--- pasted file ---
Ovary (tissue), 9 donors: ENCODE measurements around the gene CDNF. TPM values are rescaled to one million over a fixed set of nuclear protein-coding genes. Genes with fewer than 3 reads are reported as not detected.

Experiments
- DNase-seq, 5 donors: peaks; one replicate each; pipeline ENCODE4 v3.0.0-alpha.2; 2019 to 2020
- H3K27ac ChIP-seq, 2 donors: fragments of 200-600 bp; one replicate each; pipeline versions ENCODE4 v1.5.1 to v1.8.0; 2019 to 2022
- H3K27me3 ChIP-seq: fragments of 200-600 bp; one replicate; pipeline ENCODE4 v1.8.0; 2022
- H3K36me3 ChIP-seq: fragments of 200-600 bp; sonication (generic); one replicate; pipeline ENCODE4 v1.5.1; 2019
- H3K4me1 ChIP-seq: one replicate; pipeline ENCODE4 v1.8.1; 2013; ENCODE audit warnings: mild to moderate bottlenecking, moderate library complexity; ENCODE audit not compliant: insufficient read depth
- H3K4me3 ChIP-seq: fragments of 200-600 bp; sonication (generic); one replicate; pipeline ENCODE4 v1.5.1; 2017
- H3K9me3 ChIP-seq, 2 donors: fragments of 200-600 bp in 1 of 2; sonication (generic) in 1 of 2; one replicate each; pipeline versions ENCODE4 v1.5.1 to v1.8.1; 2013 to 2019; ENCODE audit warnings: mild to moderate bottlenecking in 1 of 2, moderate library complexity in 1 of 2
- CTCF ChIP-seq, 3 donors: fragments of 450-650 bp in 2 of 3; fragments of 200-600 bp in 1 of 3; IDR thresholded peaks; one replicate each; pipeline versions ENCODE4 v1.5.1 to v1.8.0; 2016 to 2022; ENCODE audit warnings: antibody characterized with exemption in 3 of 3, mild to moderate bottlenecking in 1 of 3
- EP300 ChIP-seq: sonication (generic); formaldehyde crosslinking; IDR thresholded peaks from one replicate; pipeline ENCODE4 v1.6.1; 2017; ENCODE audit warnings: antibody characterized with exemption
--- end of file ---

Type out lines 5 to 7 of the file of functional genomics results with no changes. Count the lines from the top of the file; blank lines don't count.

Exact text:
- H3K27me3 ChIP-seq: fragments of 200-600 bp; one replicate; pipeline ENCODE4 v1.8.0; 2022
- H3K36me3 ChIP-seq: fragments of 200-600 bp; sonication (generic); one replicate; pipeline ENCODE4 v1.5.1; 2019
- H3K4me1 ChIP-seq: one replicate; pipeline ENCODE4 v1.8.1; 2013; ENCODE audit warnings: mild to moderate bottlenecking, moderate library complexity; ENCODE audit not compliant: insufficient read depth